MLK's Family - Once Again, It's All About The Benjamins

Discussion in 'Current Events' started by GotZoom, Feb 3, 2006.

  1. GotZoom
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    GotZoom Senior Member

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    Excellent commentary by Leonard Pitts Jr.

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    I interviewed Coretta Scott King once. It cost $5,000.

    In 1985, I approached the Martin Luther King Center in Atlanta seeking both that interview and permission to use old audio of Coretta's husband for a radio documentary. I was told it would cost five grand for the audio rights and it was made clear that unless that money was paid, there would be no interview.

    The ethical constraints of a radio production house are different from those of a news organization; we made the deal. I didn't like it, but I rationalized it by telling myself it was an honor to contribute to the upkeep of a legendary legacy.

    Amazing what you can make yourself believe.

    Coretta Scott King died this week, five months after suffering a heart attack and stroke. She is being widely and lavishly eulogized. ''A remarkable and courageous woman,'' said the president. ''A staunch freedom fighter,'' said the Rev. Jesse Jackson.

    The praise is deserved. There was majesty and grace in Coretta Scott King, a strength of heart that was displayed nowhere more clearly than at her husband's death. Like Jacqueline Kennedy before her, she mourned inconceivable loss with awesome dignity. Since then, she has been a tireless defender of the dream her husband articulated in August of 1963.

    TV COMMERCIALS

    She shielded it against racism, pessimism and defeatism. She was less successful against commercialism.

    And I don't mean the piddling $5,000. That's a small symptom of the larger malady. I refer you to the King family's 1993 lawsuit against USA Today for reprinting the I Have A Dream speech and their subsequent licensing of King's image and voice for use in television commercials, one of which placed him between Homer Simpson and Kermit the Frog. Then there's the attempt to sell his personal papers for $20 million. Perhaps most galling was the family's demand to be paid to allow construction of a King monument on the Washington Mall.

    Yes, it's all legal. But if Dr. King's life taught us nothing else, it taught us that legality and morality are not necessarily the same.

    I don't mind the King family making money. But not at all costs, and certainly, not at the cost of Martin Luther King's dignity. Granted, dignity is subjective and you might draw the line in a different place than I. But I suspect most of us would agree that when a martyr, minister and American hero becomes a TV character hawking cellphones with Homer Simpson, that line has been well and truly crossed.

    Coretta Scott King founded the King Center and it has always been controlled by the family. So it seems plain that she approved this money grubbing or at least tolerated it. And as a result, her kids have lost their minds.

    FEUDING OVER MONEY

    Particularly the sons, Martin III and Dexter, recently seen publicly feuding over which one will have the six-figure job of running the King Center. Meantime, The Atlanta Journal-Constitution tells us the facility is in need of over $11 million in repairs and that $4.2 million of Center money has been paid since 2000 to a company Dexter owns. This would be the same Dexter who, in 1995, visited Graceland for tips on how to exploit his father's image as Lisa Marie Presley has exploited hers.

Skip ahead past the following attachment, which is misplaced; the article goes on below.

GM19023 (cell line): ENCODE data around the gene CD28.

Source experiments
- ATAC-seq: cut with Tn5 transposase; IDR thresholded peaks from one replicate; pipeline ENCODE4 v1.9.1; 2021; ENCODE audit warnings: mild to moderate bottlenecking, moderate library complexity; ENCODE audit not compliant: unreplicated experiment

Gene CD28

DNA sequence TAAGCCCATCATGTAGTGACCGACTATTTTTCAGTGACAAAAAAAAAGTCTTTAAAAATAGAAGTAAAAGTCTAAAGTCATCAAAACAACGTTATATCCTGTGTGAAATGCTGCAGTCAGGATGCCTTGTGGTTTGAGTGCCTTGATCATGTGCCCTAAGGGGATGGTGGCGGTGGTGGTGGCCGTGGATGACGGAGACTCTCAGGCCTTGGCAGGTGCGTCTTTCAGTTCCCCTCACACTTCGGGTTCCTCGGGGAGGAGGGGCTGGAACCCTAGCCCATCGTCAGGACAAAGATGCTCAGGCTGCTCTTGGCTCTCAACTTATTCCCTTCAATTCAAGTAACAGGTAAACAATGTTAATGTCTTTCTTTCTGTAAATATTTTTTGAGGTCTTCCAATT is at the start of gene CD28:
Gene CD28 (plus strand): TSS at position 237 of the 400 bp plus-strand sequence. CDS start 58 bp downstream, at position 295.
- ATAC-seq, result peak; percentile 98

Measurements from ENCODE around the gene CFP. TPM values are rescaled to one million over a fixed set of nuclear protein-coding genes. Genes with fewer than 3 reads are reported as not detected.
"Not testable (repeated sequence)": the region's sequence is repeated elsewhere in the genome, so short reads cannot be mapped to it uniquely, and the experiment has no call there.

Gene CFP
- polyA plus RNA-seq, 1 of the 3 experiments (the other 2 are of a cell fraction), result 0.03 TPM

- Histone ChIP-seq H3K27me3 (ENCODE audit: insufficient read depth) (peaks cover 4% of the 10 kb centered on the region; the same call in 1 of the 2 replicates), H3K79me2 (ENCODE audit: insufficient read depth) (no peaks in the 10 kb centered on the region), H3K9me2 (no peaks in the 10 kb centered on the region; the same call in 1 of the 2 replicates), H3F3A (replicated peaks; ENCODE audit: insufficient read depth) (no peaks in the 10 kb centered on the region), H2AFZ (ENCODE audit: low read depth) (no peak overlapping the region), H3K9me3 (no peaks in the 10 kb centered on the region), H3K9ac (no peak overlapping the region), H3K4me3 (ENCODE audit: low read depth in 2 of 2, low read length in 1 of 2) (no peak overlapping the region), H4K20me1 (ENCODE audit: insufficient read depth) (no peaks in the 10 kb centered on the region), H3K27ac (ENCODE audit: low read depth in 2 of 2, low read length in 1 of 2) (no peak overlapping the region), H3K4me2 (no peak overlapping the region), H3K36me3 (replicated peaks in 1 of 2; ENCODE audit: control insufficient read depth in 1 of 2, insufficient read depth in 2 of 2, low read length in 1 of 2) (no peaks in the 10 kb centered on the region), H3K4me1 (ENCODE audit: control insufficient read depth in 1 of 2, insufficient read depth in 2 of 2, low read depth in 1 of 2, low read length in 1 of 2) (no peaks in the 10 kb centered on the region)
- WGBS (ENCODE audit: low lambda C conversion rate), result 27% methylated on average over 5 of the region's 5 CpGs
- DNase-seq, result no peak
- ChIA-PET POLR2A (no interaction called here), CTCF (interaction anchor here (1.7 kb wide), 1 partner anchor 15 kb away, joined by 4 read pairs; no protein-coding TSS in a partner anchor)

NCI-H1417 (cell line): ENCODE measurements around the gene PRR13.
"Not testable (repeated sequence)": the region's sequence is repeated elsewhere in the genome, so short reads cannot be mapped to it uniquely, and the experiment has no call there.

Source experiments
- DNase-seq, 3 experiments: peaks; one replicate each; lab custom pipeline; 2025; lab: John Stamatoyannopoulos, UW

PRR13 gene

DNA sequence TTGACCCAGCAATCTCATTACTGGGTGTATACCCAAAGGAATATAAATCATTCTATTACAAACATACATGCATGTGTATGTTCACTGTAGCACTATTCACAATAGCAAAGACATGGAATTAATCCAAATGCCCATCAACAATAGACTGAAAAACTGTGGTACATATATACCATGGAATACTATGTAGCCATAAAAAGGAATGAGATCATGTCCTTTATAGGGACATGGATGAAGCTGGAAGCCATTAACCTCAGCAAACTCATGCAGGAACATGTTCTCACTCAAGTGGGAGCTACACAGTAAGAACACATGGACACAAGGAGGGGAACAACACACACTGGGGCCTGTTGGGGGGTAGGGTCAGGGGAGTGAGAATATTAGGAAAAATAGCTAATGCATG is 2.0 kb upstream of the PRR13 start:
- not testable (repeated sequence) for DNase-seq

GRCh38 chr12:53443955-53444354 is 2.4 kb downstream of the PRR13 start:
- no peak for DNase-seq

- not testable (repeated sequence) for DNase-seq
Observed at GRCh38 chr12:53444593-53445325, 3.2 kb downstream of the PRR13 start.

Martin Luther King, it seems necessary to say, was not Elvis Presley. He was a man who stood for something and died for something. That something was not profit. That something belonged to all of us. One wonders if the loss of their mother will shock his children into understanding this.

    I'd like to think so. But had you visited the King Center website three days after Coretta died looking for a tribute, here's what you'd have found: a press release, a quote from Dr. King, and a request for money. ''Make an online donation in loving memory,'' it said.

    You can do it if you want. Me, I gave at the office.

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    http://www.miami.com/mld/miamiherald/living/columnists/leonard_pitts/13779153.htm
     
  2. Mr. P
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    Mr. P Senior Member

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    They're all FU..And I want the media to STOP calling her the "First Lady" of the civil rights movement.
     
  3. fuzzykitten99
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    fuzzykitten99 Senior Member

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    I thought that term was officially reserved for elected official's wives?
     
  4. Annie
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    Annie Diamond Member

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    This to me is just sad. I will admire what MLK Jr. did, regardless of what human foibles he may or may not have had. It's hard to determine at that place in time in US history, thanks to the manic machinations of Hoover. In any case, if guilty of all accusations, he doesn't come close to the whoring or drug use of JFK, a contemporary.
     

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